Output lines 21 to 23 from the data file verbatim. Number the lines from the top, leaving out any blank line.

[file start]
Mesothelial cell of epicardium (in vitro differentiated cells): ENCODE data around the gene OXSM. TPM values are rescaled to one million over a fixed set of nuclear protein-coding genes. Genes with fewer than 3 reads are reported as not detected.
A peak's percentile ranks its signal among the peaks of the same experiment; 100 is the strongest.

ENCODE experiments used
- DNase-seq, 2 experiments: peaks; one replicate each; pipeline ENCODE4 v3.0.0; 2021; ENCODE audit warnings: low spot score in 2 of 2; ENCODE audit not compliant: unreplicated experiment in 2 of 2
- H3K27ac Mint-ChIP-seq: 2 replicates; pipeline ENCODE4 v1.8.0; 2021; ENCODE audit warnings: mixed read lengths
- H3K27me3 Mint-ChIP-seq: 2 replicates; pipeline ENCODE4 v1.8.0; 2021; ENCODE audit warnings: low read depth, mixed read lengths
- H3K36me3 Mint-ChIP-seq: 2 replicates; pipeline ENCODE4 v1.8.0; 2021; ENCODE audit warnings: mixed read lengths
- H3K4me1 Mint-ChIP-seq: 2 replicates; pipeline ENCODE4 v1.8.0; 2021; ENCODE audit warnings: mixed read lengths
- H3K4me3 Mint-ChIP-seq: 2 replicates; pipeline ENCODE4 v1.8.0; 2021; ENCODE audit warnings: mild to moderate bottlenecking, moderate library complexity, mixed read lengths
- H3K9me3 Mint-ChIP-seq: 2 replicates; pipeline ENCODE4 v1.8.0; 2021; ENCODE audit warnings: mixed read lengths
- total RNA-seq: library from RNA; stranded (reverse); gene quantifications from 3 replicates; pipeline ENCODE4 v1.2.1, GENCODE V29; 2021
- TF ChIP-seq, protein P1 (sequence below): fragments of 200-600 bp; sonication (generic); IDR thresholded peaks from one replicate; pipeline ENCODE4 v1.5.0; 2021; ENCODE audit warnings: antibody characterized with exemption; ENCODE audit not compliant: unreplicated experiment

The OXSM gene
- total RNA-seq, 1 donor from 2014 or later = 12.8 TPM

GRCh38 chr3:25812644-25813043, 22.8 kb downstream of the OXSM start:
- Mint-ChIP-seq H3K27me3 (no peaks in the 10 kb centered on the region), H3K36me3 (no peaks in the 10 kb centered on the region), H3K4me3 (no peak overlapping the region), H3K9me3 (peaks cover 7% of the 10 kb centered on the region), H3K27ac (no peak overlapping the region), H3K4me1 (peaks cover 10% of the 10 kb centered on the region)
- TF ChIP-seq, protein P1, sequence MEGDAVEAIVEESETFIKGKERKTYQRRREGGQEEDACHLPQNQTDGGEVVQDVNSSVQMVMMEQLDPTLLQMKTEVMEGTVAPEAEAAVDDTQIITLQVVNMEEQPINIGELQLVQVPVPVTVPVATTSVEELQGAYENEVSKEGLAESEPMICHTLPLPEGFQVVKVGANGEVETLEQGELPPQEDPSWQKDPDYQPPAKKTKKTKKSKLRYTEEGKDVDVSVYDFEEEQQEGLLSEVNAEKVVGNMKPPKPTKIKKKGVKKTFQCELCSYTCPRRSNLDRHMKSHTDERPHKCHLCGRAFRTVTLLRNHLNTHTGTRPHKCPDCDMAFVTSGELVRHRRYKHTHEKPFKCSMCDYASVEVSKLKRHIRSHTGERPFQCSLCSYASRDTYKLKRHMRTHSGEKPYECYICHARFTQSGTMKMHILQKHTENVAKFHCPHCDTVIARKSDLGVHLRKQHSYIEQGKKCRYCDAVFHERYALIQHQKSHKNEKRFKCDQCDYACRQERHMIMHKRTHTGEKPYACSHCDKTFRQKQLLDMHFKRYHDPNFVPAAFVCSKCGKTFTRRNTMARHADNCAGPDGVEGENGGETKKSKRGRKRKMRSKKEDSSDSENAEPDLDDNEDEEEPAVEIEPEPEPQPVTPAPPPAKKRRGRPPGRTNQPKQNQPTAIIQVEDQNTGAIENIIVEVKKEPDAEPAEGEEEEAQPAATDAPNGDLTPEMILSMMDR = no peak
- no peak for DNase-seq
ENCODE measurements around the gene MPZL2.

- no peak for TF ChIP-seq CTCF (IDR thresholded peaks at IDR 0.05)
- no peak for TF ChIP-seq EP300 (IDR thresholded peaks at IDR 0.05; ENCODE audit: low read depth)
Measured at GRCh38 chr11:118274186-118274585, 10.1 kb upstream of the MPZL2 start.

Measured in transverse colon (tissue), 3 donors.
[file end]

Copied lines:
- no peak for TF ChIP-seq EP300 (IDR thresholded peaks at IDR 0.05; ENCODE audit: low read depth)
Measured at GRCh38 chr11:118274186-118274585, 10.1 kb upstream of the MPZL2 start.

Measured in transverse colon (tissue), 3 donors.